Catherine Giordano (author) from Orlando Florida on October 17, 2014:

Thank you HS. I appreciate your comments.

Howard Schneider from Parsippany, New Jersey on October 17, 2014:

Excellent and informative Hub describing Secular Humanism, Catherine. I am firmly in the Secular Humanist realm and you have described it very well.

Catherine Giordano (author) from Orlando Florida on October 17, 2014:

Flourish: Thank you for your comment. Every now and then I hear stuff about "the religion gene." I think it is more a matter of culture. In England, about half of the population are "non-believers."

FlourishAnyway from USA on October 17, 2014:

I know a number of people this describes, and yes they are in the closet so to speak. It fascinates me how the entire question or issue of religion seems to pervade some people's lives while for others, they don't know or care what they believe religiously. Twin studies suggest the controversial notion of heritability of religiosity.

Catherine Giordano (author) from Orlando Florida on October 16, 2014:

Yes, a deist could be a religious humanist. If you do not worship or pray to a deity and you look to science and reason for your ethics and morality, you would essentially be a humanist.

Obinna Donald Ogba from Los Angeles on October 16, 2014:

I consider myself a "recovering Christian" and your hub puts where I think am heading in perspective. Thanks! But do you think a deist can be a humanist too? Cause I think I belief in God, but I doubt if He intervenes or is involved in the affairs of men.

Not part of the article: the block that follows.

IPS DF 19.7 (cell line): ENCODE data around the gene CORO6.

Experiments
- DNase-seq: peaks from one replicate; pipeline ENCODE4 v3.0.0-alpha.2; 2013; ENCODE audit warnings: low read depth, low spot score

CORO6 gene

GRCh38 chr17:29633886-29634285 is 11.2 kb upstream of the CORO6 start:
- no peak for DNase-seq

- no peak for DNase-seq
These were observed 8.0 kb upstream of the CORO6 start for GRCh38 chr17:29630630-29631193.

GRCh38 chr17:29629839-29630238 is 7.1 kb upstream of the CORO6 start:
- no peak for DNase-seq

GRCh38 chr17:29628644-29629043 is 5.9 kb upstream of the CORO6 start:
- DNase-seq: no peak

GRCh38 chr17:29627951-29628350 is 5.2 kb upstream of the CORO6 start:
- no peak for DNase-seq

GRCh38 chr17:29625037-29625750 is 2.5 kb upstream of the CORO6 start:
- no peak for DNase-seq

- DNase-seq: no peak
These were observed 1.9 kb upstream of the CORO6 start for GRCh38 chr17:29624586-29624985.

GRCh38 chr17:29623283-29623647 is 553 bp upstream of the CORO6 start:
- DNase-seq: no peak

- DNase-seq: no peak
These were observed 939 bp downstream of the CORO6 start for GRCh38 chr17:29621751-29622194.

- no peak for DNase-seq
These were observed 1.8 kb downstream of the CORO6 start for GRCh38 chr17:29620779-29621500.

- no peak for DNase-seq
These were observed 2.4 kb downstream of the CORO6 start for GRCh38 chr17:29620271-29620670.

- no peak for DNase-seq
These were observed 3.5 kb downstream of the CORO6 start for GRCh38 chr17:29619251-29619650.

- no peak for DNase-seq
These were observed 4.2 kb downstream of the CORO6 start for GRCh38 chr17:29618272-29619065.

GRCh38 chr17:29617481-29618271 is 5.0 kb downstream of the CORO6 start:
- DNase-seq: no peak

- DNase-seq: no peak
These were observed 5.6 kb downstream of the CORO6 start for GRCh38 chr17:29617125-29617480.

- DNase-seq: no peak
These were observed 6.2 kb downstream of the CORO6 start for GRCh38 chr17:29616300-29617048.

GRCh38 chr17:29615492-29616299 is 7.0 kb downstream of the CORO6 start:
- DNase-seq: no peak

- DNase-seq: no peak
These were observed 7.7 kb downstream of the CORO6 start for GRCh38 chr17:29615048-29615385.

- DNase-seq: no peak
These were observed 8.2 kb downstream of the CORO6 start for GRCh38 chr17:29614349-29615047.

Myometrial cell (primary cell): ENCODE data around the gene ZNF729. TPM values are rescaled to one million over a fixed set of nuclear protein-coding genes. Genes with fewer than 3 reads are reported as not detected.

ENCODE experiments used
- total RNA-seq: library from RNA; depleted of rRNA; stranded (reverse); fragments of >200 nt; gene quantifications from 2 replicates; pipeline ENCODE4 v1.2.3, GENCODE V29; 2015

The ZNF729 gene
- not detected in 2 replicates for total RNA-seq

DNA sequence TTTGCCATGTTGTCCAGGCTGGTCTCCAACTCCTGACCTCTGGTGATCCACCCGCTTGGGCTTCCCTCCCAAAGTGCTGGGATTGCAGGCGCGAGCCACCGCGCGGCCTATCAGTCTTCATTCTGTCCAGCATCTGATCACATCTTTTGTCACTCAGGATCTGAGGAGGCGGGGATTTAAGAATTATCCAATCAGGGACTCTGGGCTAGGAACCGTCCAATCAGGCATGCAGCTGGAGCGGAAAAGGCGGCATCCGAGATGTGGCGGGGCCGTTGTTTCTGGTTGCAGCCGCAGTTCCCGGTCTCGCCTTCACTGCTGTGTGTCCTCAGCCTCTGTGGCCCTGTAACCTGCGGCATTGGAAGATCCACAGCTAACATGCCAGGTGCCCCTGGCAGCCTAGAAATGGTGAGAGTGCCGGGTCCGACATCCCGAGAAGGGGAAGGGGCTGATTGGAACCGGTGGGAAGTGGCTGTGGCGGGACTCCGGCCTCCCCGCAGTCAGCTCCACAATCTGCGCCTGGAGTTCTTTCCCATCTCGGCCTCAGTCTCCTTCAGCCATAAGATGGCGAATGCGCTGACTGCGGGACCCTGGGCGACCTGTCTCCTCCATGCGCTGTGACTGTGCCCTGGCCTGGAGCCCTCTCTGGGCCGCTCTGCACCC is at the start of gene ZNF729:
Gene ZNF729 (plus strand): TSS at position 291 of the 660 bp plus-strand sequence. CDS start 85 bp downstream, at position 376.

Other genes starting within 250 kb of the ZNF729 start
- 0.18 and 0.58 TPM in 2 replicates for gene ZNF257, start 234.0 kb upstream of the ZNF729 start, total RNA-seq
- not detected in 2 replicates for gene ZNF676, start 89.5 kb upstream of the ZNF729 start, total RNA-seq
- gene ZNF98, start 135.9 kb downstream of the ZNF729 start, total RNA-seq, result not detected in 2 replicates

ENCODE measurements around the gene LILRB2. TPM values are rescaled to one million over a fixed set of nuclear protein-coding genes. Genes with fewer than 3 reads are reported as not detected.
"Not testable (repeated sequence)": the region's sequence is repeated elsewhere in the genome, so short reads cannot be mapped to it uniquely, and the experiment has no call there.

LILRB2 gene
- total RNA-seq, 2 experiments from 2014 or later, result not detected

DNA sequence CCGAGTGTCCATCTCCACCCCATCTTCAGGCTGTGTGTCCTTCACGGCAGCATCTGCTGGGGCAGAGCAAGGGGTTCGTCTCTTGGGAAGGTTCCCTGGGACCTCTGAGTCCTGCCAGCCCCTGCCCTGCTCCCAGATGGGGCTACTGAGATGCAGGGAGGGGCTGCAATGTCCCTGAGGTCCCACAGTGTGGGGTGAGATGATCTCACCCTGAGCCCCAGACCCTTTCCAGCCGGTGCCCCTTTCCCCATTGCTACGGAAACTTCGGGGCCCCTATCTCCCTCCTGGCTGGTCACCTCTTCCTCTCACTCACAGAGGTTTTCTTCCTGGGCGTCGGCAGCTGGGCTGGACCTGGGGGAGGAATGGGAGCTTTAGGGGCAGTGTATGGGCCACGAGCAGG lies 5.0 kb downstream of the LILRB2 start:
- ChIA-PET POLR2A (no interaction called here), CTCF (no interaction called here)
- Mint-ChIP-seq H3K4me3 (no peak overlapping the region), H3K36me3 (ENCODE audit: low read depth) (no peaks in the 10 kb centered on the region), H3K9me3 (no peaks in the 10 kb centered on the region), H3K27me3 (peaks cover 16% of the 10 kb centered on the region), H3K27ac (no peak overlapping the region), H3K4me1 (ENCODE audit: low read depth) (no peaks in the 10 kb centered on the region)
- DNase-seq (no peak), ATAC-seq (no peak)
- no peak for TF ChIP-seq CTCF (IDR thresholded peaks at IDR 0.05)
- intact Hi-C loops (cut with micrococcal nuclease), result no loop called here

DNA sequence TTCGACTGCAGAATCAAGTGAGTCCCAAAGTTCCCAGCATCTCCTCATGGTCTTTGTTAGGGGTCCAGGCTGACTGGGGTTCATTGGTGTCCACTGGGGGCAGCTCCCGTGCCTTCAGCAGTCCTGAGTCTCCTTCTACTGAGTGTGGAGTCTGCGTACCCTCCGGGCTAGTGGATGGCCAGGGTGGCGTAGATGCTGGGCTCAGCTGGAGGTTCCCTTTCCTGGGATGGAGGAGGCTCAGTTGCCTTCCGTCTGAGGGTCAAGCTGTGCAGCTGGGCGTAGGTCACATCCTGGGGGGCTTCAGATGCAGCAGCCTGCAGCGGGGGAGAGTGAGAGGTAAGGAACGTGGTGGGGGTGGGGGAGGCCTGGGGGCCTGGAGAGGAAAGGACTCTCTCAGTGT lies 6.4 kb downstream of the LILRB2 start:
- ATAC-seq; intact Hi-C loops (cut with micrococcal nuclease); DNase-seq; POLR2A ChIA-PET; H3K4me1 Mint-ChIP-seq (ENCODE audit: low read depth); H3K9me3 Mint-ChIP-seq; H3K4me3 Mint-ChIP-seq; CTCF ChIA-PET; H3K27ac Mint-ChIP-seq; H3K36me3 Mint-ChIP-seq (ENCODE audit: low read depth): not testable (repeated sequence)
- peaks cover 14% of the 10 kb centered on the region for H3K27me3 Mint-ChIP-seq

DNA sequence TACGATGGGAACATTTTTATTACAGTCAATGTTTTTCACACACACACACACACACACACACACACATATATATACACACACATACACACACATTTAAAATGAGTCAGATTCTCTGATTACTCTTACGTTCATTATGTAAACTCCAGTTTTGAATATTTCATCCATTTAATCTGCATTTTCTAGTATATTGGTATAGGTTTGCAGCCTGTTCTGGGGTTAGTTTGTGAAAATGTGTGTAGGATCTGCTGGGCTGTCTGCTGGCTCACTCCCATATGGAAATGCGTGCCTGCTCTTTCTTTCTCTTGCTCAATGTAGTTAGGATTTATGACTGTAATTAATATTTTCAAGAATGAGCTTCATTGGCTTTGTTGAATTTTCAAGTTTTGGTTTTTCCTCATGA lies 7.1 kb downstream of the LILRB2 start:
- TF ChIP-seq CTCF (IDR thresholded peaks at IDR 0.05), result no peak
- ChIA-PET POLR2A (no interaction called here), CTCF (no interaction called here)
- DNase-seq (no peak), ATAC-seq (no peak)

Catherine Giordano (author) from Orlando Florida on October 16, 2014:

Great idea. A story of "coming-out secular " would complement my piece because your story would be personal, and I tried to write objectively, like something you would see in a newspaper or an encyclopedia.

Cristen Iris from Boise, Idaho on October 16, 2014:

The OpenlySecular campaign interests me. I checked out their website. I may follow your lead shortly and do an article of my story.

Catherine Giordano (author) from Orlando Florida on October 16, 2014:

Thank you MsDora. I wanted to provide information about the moral and ethical underpinnings of secular humanism because many people do not know about it.

Dora Weithers from The Caribbean on October 16, 2014:

These views are interesting and good to know. Good presentation!